While arguing his own case he caught on. His entire life he fought for good things in order to avoid the best thing. He had given his life to noble purposes in order to avoid his real reason for existing. He had trusted in his own goodness, his ability to change the world, but he should have trusted in God. What had been missing since his death was God’s presence. In his lifetime he had chosen against God’s presence. Now he would have to endure his choice.

    He looked up at God and realized what an opportunity he had neglected. He could have done so much more, so much better, with God. Anger and bitterness overwhelmed him. Mad at God; mad at himself. He wanted to believe it had all been unfair. But it was a ruse he could not maintain. He knew God had been fair with him, he had misused his freedom.

    He was cast into something called the lake of fire. He hoped he would be destroyed. But instead it was a lake of souls, eternally burning with regret. They chose to be without God.

    @CharlesWShort
    433 words

    I wasn’t going to post this week, but hated that there were so few entries. So here goes.

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  4. The Gallows Mine

    Cottonwood seeds float down from the tree above and land on Victor’s nose, tickling a sneeze from the bound man. The moonlight shines off of his bald head as he wakes up. Confused, he looks down from on horseback, first at Katie, still arranging her skirt and hair. Then he notices Walter, shotgun cradled across his arm and anger in his eyes.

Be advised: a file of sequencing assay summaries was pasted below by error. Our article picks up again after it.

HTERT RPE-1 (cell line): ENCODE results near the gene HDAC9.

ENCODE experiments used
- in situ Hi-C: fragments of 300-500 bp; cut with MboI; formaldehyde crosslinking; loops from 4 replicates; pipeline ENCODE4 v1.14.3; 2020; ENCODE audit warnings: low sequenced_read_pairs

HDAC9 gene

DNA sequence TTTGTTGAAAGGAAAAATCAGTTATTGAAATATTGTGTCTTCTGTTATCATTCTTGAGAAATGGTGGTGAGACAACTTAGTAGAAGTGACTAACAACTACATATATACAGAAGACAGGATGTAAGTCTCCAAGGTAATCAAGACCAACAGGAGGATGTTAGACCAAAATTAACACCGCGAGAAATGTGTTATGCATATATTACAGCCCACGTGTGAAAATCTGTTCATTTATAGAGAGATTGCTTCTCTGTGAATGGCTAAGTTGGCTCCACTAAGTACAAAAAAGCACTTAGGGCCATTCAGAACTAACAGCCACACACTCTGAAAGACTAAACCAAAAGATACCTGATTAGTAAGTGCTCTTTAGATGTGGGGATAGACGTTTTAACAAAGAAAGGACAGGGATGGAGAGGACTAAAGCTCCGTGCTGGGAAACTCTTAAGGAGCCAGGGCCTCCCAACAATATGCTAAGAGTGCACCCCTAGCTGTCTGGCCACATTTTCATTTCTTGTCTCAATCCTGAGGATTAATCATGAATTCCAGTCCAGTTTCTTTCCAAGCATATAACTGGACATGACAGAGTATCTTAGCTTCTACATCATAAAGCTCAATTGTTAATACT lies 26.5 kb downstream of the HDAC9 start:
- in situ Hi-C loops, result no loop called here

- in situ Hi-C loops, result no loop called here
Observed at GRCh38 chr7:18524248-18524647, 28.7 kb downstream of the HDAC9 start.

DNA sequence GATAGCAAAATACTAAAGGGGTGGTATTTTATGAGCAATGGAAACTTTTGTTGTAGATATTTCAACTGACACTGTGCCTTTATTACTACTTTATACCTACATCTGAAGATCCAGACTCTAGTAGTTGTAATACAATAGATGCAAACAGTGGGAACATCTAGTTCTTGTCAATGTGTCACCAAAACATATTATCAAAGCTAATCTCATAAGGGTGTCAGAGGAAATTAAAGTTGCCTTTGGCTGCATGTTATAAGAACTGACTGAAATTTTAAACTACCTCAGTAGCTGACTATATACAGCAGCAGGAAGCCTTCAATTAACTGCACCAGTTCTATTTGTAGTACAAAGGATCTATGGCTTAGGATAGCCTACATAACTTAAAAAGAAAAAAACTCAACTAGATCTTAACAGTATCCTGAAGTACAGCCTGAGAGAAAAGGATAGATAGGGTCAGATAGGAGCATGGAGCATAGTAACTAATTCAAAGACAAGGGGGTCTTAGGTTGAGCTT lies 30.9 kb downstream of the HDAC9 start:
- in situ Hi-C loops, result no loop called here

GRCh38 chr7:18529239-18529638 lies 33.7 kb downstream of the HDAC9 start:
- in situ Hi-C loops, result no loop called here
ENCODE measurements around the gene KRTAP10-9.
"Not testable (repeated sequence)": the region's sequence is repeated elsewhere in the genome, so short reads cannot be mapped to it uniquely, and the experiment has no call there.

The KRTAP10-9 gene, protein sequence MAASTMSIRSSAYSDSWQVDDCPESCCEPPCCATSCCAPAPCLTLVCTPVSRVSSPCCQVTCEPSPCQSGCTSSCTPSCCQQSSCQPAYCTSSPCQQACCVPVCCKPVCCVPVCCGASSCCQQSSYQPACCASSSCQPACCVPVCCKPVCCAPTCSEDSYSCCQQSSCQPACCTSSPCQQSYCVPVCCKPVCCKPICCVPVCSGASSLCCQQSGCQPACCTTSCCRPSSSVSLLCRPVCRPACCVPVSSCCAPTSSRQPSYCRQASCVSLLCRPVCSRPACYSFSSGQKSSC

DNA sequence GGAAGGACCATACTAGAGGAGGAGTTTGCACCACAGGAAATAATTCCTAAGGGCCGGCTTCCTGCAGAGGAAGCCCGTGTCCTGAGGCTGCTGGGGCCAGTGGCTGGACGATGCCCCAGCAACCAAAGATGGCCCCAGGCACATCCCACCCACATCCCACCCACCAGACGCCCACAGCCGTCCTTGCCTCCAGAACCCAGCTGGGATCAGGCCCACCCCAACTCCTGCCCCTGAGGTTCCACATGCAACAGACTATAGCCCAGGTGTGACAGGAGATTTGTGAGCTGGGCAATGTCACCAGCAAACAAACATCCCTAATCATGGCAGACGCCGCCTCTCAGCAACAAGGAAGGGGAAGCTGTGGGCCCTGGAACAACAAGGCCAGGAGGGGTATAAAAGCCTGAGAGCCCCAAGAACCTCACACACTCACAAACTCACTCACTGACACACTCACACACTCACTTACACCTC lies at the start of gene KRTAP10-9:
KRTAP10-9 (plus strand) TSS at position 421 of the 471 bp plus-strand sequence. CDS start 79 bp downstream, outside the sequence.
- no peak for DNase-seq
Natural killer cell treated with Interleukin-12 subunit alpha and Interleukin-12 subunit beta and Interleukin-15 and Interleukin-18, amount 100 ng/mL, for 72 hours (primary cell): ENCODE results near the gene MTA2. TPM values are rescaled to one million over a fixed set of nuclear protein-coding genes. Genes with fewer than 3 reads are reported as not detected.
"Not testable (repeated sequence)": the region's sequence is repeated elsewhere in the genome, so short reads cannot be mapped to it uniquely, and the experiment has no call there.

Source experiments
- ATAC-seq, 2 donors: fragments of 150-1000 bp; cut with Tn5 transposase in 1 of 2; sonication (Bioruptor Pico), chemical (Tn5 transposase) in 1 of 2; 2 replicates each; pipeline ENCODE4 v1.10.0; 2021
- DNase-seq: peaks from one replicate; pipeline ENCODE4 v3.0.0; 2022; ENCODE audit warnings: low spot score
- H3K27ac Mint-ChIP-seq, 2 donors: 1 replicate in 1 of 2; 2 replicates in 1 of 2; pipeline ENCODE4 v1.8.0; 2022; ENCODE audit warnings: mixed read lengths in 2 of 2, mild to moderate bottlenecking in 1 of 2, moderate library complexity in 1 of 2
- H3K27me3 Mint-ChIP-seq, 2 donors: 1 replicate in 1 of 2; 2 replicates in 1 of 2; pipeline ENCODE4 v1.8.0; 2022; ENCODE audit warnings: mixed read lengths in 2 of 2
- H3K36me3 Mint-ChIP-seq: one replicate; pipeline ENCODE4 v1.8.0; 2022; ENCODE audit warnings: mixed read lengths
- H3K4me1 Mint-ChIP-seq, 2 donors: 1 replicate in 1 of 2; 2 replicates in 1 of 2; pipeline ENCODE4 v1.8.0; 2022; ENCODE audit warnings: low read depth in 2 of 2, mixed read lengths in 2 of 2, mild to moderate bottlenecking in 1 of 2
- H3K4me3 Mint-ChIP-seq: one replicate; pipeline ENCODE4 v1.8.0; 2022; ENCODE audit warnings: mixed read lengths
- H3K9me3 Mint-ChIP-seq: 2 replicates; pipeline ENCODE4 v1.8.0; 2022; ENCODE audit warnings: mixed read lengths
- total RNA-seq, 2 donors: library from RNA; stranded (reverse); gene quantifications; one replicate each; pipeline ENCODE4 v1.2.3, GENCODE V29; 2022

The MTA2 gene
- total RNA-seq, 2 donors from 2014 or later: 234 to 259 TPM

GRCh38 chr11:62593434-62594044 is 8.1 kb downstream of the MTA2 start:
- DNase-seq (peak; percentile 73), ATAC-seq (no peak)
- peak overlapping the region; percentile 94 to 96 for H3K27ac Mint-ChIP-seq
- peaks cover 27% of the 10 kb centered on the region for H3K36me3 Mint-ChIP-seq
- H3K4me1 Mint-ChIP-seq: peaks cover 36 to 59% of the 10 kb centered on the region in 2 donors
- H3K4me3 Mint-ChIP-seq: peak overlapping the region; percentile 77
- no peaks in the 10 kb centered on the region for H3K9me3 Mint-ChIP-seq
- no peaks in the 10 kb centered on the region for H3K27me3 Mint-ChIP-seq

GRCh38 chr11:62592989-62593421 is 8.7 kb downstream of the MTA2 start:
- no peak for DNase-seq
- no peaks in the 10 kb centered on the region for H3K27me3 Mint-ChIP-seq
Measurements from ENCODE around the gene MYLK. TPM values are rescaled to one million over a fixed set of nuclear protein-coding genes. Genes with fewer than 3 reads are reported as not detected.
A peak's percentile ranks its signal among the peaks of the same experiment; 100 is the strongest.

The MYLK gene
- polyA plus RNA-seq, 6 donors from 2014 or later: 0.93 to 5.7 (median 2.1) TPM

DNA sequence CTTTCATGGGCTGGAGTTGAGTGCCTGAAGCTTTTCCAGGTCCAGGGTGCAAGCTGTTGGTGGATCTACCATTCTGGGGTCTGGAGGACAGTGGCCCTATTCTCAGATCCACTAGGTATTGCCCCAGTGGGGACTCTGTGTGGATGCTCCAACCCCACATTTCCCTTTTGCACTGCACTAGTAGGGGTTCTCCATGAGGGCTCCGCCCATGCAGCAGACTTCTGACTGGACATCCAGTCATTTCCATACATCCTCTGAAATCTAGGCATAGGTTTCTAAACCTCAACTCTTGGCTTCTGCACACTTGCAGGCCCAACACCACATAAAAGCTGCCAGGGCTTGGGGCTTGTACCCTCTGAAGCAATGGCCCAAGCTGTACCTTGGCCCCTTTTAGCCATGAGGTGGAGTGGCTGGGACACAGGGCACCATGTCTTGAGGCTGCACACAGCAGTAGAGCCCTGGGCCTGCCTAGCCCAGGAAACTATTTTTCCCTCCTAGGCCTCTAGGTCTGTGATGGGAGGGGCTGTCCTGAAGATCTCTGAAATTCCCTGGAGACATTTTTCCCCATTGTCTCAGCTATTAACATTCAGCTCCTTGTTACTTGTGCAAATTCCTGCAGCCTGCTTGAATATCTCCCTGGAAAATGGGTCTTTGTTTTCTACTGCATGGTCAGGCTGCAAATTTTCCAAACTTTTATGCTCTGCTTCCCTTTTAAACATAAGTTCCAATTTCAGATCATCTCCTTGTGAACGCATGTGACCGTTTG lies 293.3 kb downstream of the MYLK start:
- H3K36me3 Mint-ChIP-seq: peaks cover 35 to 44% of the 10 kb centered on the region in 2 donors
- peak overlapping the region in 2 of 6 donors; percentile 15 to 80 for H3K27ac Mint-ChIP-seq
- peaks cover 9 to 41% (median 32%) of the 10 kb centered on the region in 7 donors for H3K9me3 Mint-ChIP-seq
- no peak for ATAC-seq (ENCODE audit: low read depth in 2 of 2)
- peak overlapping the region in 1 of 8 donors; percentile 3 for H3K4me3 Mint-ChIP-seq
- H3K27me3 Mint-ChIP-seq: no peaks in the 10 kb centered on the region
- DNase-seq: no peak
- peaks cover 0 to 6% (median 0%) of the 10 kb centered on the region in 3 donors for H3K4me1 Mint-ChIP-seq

“Whas going on, honey?” he slurred from an injured jaw. “Thought you wanted some more fun.”

    “You went back on our deal.” Katie snarled.

    Feeling the weight of the rope on his shoulders, Victor’s eyes widened with fear.

    “You made our brother dance. Now it’s your turn, after we take back what’s ours.” Walter said, hefting a bag of silver.

    “At least, what we can.” Katie added, looking at the ground in shame.

    Walter slaps the horse, sending Victor’s soul off into the night. They watch until the struggling stops, leaving Victor’s bowed head finally still to catch the cottonwood seeds.

    Several hours later boots crunch the dust as the moon hangs lower, tired from a long night. Candles flicker in the breeze, as a silhouette steps around them, arranging things into a very specific order. Murmurs carry on the wind, but only the impatient coyotes seem to notice as they wait for an easy meal. Through efficient steps, a circle of exotic shrines to death grow up around a bound body hanging from a tree. Finally, a small fire springs to life from the dust between a figure in a long coat and the corpse. The murmurs become a loud chant, in a tongue from a land far away, and the fire burns green as the body starts to move.

    “Victor! Come back, Victor! I call you back, and so you shall be mine!” a cold female voice calls to the body.